Leadership Love is a Competitive Advantage
The Biggest Leap You’ll Ever Make: From Team Member to First-Time Manager

9 Self-Serving Team BehaviorsMarcia confided, “I avoid the team meetings whenever I can. They take way too long and drive me crazy. There are a couple of guys who go on and on about stuff that doesn’t matter.”

They might think they’re showing how clever they are, but they’re really showing they care more about themselves than about the team.

They are weak links and might not even realize it.

Could you be the cause of a broken link not know it?

We all engage in self-serving behaviors occasionally. After all, we’re only human.  BUT if you are consistently focused on yourself instead of your team, it’s time to take a hard look in the mirror.

You can’t count on your boss or one of your teammates to let you know. Often people will complain behind your back, but are afraid to confront what’s going on.

Take responsibility for your own behavior and examine your motives before you speak. Are you more focused on yourself than on what’s in the best interest of your team? Look at your behavior. Do you consistently engage in any of these self-serving team behaviors?

Nine Common Self-Serving Team Member Behaviors

1. Criticizing or blaming: It is important to review mistakes in order to learn from them. But blaming others or putting people down does not lead to team learning.

2. Subgrouping: When you see yourself as part a subgroup that is “better” than others on the team, you divide the team into an “us” and “them.”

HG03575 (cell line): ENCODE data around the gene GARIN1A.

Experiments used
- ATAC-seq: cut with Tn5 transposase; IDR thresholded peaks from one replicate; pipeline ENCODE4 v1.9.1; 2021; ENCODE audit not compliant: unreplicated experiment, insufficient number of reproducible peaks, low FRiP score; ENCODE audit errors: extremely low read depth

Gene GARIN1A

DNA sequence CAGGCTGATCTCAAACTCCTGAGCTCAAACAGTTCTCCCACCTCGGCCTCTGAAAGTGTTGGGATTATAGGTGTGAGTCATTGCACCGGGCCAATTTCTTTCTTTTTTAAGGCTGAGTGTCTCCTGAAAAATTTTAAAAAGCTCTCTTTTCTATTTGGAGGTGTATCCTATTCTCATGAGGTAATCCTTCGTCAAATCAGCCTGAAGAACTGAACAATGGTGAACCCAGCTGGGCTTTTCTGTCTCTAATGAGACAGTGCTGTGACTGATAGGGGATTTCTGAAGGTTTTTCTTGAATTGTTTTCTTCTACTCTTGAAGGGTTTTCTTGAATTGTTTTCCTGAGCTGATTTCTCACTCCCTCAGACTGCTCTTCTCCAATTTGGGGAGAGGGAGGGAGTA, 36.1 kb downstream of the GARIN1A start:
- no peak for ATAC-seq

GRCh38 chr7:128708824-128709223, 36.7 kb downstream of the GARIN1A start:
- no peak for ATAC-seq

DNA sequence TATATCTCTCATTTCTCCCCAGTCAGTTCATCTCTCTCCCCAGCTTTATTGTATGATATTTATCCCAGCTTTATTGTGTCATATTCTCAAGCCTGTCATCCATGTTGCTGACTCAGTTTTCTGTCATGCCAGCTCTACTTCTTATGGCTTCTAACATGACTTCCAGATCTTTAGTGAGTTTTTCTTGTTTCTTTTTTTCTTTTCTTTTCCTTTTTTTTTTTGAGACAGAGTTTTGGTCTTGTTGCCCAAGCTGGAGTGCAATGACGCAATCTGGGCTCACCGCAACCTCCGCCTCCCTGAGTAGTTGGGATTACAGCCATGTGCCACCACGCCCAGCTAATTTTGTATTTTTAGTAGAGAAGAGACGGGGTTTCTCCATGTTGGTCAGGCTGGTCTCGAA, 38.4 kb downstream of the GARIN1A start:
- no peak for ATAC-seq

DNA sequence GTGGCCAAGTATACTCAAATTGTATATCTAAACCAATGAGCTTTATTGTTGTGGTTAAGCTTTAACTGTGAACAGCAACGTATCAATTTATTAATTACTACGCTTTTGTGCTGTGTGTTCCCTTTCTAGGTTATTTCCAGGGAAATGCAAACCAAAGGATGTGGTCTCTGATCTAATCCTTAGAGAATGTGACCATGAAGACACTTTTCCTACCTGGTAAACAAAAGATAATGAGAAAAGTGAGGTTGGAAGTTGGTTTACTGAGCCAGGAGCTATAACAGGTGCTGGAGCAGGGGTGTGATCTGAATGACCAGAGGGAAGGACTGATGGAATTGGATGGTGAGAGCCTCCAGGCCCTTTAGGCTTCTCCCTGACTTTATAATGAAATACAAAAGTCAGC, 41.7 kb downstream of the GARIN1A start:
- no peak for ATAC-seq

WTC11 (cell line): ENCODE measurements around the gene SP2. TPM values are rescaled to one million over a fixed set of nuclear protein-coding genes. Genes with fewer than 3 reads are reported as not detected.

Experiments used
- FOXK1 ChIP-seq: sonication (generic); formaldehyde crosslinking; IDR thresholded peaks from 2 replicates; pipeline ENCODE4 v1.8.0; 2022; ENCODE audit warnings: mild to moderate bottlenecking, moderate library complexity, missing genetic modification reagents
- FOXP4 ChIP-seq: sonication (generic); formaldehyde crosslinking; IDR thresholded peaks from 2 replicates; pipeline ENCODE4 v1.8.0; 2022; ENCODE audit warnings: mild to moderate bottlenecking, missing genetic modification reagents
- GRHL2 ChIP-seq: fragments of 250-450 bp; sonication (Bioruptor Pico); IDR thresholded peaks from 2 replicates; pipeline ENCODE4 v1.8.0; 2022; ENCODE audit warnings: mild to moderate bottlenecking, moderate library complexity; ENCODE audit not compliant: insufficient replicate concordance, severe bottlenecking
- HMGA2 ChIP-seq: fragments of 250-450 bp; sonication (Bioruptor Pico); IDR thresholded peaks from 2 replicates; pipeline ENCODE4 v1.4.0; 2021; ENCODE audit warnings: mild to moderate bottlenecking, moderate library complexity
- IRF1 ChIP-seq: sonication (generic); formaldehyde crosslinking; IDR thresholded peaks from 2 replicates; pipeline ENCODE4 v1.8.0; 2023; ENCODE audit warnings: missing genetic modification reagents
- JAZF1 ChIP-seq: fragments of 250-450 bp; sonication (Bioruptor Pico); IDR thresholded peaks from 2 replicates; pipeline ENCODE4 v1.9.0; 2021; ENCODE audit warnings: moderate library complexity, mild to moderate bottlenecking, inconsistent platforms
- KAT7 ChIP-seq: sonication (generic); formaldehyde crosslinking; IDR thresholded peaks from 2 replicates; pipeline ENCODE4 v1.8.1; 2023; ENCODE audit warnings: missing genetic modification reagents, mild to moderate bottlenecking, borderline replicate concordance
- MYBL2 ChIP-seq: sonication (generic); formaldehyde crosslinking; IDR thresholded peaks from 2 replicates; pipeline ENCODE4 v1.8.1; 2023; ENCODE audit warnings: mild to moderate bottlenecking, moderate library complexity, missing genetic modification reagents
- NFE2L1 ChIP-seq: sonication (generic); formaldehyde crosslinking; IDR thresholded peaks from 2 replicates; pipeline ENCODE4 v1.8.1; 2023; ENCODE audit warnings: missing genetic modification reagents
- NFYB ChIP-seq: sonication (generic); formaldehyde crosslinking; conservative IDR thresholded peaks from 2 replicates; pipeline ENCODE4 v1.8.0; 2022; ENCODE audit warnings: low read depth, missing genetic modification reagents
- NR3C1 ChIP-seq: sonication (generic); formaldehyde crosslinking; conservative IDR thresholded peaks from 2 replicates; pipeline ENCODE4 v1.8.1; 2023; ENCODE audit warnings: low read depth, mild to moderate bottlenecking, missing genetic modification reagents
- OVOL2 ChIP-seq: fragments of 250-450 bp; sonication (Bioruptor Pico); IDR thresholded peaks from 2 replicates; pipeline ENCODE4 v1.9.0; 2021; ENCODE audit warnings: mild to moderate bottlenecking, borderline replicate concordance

3.  Detouring: When you go off on a tangent or go on at length about personal experiences unrelated to the problem, you take your team off course.

4.  Blocking: When you arguing too much on a point or reject ideas without consideration, you block the team from moving forward.

5.  Competing: Good-natured competition can be a fun way of advancing the team. But those who are vying with others to produce the best idea, to talk the most, to play the most roles, or to gain favor with the leader are focused on advancing themselves.

6.  Horsing Around: A well-timed joke or good-natured comment can reduce tension. But too much clowning and joking is disruptive to the work of the team.

7.  Monopolizing: Are you aware of how much you talk compared to others? Do you solicit other’s ideas? Do you push your own agenda or pet projects without considering others?

8.  Unprepared: A pattern of coming to meetings unprepared, without having read materials that were sent ahead of time, arriving late or leaving early is a passive way of showing your team you don’t care.

9.  Withdrawing: You might think that sitting quietly and not calling attention to yourself is not a problem, but being uninvolved, acting indifferent, daydreaming, or holding side conversations hinders team cohesion and deprives the team of your contribution.

Serve Your Team By Addressing Broken Links

If you’re not happy with the way your team is working, instead of engaging in these self-serving behaviors, serve your team by non-judgmentally putting your concerns on the table.

If one of your team members consistently engages in self-serving team member behaviors, it’s difficult to work around it. Most of us are guilty of some of these at one point or another. Everyone has a bad day sometimes. But ignoring an ongoing pattern of these behaviors will eventually torpedo the effectiveness of your team.

Leadership Love is a Competitive Advantage
The Biggest Leap You’ll Ever Make: From Team Member to First-Time Manager

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